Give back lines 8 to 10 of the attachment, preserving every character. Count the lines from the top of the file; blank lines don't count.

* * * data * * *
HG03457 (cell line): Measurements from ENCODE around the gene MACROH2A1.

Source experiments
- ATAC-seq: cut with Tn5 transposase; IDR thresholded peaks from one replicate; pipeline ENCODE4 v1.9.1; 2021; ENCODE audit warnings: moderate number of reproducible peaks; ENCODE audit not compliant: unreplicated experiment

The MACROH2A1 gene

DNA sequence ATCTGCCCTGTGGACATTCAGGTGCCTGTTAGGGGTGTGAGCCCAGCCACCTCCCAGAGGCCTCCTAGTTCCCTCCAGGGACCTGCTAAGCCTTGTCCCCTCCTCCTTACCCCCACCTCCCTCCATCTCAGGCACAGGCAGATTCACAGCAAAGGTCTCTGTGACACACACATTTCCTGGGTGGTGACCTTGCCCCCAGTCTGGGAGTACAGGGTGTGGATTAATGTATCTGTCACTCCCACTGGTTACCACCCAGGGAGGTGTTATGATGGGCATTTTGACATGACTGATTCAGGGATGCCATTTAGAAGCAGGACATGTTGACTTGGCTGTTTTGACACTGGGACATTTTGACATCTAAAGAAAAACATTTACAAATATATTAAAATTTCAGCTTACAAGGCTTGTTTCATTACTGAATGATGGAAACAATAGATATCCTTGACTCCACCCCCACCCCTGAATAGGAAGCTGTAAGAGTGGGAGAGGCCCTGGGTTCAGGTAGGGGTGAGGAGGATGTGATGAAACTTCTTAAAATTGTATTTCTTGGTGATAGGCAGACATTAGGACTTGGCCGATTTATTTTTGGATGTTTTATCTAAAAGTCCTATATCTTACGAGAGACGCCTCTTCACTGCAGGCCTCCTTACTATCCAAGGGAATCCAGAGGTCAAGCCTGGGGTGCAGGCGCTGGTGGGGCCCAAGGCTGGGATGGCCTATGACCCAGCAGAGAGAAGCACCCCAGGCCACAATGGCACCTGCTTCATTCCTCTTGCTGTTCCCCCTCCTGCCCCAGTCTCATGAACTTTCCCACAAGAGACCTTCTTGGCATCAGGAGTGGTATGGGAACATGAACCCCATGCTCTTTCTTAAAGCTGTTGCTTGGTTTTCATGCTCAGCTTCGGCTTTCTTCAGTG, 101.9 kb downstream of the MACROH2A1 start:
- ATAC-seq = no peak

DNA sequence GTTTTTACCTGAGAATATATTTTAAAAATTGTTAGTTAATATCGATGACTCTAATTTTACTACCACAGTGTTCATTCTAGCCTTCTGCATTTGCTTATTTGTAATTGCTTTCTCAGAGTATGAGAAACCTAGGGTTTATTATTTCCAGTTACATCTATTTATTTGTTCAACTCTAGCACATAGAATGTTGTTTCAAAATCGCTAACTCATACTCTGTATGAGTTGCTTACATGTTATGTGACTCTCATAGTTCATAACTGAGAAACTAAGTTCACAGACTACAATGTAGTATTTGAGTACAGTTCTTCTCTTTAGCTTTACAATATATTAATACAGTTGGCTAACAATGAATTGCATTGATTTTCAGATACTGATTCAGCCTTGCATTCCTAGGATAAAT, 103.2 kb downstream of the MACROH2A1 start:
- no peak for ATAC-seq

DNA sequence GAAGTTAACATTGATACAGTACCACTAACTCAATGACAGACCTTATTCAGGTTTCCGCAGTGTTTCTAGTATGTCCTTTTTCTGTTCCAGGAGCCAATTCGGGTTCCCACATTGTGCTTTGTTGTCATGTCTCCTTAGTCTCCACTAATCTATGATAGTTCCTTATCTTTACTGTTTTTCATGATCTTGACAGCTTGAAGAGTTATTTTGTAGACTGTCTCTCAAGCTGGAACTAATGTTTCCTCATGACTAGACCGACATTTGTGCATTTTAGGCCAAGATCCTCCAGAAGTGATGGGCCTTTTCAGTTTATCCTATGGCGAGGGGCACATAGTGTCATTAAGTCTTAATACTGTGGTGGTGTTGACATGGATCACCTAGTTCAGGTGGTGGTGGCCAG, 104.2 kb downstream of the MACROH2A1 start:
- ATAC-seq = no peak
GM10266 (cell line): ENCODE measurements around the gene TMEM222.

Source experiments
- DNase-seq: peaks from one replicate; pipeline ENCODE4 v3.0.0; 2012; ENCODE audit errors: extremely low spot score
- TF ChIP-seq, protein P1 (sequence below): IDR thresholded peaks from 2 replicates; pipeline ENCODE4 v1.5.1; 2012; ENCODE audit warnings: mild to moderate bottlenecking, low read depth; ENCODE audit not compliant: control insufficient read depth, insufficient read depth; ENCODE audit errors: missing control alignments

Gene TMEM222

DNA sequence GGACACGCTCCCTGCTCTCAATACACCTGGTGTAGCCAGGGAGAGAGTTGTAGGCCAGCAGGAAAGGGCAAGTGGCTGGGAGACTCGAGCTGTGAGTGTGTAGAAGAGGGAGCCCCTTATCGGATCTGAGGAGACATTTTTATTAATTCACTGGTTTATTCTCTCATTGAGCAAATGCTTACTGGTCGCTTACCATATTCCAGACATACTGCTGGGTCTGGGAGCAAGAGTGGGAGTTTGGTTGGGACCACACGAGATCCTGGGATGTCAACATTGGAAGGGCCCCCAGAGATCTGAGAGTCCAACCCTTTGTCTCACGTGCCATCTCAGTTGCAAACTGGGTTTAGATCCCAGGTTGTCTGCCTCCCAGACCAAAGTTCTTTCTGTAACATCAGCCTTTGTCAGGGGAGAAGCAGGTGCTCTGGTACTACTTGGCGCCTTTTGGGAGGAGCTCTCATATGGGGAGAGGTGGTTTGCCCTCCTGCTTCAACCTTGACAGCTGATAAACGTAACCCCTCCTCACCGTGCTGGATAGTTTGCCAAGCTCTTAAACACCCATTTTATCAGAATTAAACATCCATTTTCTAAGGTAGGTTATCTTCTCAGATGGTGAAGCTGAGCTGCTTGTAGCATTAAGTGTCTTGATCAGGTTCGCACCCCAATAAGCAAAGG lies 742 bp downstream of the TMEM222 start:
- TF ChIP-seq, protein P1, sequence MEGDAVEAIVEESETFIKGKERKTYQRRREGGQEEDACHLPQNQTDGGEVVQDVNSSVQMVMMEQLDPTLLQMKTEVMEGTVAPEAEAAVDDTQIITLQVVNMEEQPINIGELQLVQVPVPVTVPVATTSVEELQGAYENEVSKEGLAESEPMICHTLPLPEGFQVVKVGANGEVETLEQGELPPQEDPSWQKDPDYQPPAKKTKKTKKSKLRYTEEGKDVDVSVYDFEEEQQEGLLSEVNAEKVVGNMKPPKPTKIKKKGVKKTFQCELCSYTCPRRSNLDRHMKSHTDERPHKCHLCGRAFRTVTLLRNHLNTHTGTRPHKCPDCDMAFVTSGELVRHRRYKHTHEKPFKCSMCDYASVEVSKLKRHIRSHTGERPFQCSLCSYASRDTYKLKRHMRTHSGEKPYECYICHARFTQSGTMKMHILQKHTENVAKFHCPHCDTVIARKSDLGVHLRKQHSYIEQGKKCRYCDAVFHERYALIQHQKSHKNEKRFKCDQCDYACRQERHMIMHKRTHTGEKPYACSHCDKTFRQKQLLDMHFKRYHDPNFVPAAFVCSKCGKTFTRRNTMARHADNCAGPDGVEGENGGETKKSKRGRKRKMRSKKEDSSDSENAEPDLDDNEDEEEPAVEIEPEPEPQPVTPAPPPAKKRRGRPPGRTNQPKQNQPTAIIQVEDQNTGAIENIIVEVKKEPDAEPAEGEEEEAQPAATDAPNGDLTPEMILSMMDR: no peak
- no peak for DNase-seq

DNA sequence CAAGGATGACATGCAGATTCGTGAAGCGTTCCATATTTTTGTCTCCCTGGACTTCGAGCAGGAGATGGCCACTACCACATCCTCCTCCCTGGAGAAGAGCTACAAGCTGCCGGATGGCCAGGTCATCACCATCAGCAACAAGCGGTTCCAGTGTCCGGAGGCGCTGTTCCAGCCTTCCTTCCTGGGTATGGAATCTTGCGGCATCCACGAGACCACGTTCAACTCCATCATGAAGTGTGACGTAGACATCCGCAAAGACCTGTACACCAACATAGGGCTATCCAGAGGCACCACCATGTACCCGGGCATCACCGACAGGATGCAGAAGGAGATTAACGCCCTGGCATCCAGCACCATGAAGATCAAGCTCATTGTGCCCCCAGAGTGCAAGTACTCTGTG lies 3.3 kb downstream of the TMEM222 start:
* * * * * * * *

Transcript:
- no peak for ATAC-seq

DNA sequence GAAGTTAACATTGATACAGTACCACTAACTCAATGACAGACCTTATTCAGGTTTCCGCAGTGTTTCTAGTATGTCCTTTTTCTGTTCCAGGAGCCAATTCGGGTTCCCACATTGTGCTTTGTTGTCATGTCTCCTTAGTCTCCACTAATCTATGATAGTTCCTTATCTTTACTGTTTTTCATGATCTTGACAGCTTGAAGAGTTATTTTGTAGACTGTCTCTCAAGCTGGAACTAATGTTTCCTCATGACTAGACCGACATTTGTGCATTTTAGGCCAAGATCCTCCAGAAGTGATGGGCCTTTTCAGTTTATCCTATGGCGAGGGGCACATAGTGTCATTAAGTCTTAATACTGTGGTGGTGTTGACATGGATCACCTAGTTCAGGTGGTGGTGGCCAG, 104.2 kb downstream of the MACROH2A1 start:
- ATAC-seq = no peak